A four-week recycling trial by the NSW Department of Finance in Sydney’s McKell Building, using bins supplied by RUD, resulted in the Department recovering eight times the pre-trial level of recyclables, and cutting its landfill by fifty per cent. Knox Shopping Centre currently generates 2,301,000 kilos of general waste and 1,107,000 kilos of recycling materials per year. Its recycling system, using 75 permanent waste and recycling bin stations, is tipped to increase recycling rate to 50% by early 2013, removing 100 tonnes of beverage containers from landfill annually.

As well, if there is a sufficient flow of recyclable material, the business may gain through sale to the recycling company. “Recycling companies often pay for clean recycling, which offsets some of the cost of collection,” says Barstowe. This is particularly true if buildings can achieve ‘clean’ waste with single streams free of contamination.

“Recycling also contributes to the bottom line through less tangible channels, such as cleaner waste handling in the building, improved image and attractiveness to customers and tenants,” Radhappan says.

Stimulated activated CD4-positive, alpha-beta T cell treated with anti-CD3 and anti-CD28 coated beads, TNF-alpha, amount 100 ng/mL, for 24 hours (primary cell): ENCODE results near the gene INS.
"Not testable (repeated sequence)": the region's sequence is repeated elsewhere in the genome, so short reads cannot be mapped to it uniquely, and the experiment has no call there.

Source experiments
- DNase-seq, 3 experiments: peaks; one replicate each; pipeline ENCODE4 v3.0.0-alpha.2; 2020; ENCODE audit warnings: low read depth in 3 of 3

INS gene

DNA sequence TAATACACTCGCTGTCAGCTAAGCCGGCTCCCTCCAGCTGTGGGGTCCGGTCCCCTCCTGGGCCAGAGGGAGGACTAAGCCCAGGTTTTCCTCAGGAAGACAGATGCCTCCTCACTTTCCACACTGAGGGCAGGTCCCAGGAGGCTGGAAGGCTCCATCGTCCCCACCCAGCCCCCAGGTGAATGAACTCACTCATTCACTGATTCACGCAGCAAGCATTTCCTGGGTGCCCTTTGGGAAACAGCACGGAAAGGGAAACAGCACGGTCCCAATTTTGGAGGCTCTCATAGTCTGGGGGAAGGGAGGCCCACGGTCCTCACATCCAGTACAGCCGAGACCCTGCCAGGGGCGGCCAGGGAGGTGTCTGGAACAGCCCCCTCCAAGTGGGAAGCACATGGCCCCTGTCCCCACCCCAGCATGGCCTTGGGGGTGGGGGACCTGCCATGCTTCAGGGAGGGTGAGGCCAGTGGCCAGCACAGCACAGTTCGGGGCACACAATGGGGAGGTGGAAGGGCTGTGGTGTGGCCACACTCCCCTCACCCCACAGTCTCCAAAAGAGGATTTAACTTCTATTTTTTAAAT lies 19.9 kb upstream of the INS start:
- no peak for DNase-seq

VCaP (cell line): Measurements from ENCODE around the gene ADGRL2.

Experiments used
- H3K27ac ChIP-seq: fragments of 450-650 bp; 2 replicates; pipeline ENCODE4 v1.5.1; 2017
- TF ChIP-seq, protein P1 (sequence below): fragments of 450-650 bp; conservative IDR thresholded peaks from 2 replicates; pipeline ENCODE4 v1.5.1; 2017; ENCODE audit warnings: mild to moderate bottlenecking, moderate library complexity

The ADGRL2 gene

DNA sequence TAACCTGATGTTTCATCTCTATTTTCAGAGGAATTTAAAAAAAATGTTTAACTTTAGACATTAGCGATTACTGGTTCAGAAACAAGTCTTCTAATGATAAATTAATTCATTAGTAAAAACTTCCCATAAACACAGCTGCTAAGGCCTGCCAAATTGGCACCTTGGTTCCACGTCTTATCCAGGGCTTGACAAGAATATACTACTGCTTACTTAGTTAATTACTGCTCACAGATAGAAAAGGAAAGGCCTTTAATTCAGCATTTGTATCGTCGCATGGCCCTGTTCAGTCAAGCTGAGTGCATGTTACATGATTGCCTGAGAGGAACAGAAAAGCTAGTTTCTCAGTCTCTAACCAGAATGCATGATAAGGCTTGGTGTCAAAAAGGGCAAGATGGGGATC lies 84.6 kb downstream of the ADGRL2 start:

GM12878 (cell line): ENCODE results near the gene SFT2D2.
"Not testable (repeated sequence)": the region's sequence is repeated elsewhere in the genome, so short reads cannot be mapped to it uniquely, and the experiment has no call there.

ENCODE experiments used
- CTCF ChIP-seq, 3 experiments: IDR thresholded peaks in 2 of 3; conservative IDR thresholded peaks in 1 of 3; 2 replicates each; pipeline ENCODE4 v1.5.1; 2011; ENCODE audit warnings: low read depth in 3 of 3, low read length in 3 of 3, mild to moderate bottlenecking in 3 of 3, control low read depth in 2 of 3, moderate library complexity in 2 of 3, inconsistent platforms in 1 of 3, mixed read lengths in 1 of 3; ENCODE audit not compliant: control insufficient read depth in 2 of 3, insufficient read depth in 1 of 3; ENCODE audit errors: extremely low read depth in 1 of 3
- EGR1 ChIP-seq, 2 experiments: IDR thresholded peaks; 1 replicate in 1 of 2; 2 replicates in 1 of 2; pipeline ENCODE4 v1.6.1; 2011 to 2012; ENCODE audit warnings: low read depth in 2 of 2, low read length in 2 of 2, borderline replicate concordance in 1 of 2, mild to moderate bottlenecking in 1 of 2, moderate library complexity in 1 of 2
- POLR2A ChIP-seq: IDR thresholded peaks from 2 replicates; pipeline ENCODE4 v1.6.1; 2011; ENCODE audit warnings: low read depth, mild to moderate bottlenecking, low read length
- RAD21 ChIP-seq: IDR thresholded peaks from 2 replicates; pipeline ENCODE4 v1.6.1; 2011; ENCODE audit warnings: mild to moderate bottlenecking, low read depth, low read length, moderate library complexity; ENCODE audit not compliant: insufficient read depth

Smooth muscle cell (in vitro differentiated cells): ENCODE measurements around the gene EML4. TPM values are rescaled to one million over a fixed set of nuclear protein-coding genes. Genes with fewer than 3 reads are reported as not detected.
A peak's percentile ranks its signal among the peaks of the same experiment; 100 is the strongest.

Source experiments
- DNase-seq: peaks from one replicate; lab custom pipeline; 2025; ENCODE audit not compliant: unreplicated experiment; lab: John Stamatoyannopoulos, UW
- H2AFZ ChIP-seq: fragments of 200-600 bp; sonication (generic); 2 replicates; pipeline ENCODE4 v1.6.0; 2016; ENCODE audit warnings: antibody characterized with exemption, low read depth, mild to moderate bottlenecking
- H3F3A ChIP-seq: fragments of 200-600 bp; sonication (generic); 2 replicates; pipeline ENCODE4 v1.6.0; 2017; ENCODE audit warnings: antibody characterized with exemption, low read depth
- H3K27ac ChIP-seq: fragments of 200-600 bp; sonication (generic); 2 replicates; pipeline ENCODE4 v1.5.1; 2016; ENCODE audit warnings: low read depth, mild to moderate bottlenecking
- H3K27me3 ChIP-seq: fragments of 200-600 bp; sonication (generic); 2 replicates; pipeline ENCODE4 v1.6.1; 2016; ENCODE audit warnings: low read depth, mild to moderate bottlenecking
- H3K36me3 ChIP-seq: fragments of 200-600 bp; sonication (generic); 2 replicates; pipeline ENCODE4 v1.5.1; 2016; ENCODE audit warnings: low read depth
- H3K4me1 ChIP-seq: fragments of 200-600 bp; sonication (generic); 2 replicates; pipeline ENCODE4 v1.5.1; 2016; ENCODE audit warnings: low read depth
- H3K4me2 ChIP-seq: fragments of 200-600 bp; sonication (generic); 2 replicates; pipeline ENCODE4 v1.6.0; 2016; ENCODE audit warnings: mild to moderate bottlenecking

Implementing cost-effective recycling

A recycling and waste management plan should be developed with consultants such as Source Separation Systems, RUD, SITA and others. The plan must be specific to your operation and should identify potential improvements in your existing system

Once the plan has been developed, procure the right bins and compactors and then work with your cleaning staff to implement a timetable for emptying the bins. Educate cleaning staff in the new system will operate and their roles in it. Hold regular meeting with cleaning and waste contractors about any issues, the volume of recycling and contamination levels. Radhappan stresses that timing of bin emptying is crucial to the cost-efficiency of any recycling system. “Ensure compactors or bins are picked up only when they are almost full, limiting the number of trips to the tip, saving fuel, labour and tip fees.”

It’s important to take staff and clients along with you as you implement the system. “Effective recycling is as much about behaviour change as the right bins, and can be the biggest challenge,” Lawrence says. Initial education and regular feedback are vital, so users “buy into” the system and recycling becomes everyday behaviour.

Making recycling easy

– Ensure users can easily choose the appropriate bins to reduce waste contamination. Signs and colour-coding should be clear enough for a five year old child to understand.

– Install dual waste bins in public spaces. Their restricted openings allow drink bottles to be recycled

– Indoor bins should meet Australian Standards colours, be clearly labelled, and have openings which encourage recycling

– Ensure sufficient bins of the right size and colour coding in indoor areas and waste bays

– Educate staff, clients and customers about the system and give regular feedback